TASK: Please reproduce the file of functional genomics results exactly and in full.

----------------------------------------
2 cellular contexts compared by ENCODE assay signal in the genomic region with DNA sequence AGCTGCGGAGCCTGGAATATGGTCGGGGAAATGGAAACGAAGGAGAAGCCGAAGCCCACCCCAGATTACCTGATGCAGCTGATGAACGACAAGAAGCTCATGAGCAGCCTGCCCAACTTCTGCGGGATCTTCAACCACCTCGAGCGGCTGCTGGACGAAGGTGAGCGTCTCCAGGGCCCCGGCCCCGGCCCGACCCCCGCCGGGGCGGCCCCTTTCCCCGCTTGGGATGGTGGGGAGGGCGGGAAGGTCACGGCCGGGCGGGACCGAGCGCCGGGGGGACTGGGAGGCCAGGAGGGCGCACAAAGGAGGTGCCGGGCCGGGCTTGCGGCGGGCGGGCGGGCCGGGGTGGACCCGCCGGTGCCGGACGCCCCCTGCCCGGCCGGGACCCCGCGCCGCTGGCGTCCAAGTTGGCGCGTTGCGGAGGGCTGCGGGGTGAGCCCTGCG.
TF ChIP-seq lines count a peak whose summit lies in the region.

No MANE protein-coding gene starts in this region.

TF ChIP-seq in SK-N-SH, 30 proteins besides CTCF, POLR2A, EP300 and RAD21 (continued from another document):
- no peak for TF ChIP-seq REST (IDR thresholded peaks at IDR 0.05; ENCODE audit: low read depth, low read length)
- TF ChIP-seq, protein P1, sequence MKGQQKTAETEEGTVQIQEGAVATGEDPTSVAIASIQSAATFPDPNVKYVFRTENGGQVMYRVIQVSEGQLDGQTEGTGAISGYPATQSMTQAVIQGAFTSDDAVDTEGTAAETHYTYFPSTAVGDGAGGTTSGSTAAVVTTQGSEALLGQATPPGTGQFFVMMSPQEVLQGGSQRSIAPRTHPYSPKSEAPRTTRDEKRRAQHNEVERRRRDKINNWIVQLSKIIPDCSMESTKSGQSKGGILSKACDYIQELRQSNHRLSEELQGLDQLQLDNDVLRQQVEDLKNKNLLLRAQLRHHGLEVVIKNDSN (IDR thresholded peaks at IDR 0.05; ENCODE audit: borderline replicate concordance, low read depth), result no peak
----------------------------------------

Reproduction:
2 cellular contexts compared by ENCODE assay signal in the genomic region with DNA sequence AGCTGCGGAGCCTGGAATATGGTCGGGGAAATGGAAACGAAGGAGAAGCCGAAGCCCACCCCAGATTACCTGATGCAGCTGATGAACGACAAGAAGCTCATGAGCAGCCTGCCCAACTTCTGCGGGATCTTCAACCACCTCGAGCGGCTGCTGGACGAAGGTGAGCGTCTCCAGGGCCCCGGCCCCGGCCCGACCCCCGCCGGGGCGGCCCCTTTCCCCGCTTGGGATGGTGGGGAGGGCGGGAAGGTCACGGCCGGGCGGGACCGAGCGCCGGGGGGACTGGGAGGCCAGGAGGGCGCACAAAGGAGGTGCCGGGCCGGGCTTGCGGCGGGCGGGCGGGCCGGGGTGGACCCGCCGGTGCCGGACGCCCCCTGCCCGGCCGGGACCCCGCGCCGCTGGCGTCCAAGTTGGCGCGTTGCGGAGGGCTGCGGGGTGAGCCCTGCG.
TF ChIP-seq lines count a peak whose summit lies in the region.

No MANE protein-coding gene starts in this region.

TF ChIP-seq in SK-N-SH, 30 proteins besides CTCF, POLR2A, EP300 and RAD21 (continued from another document):
- no peak for TF ChIP-seq REST (IDR thresholded peaks at IDR 0.05; ENCODE audit: low read depth, low read length)
- TF ChIP-seq, protein P1, sequence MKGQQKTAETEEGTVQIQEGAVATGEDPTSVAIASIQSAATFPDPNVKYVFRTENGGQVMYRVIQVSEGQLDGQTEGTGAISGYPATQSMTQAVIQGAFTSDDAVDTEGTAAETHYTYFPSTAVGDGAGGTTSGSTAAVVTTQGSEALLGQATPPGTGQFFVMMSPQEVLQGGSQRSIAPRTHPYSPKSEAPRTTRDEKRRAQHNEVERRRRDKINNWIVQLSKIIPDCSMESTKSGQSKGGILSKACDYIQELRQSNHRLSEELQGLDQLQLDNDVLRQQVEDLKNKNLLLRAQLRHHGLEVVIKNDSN (IDR thresholded peaks at IDR 0.05; ENCODE audit: borderline replicate concordance, low read depth), result no peak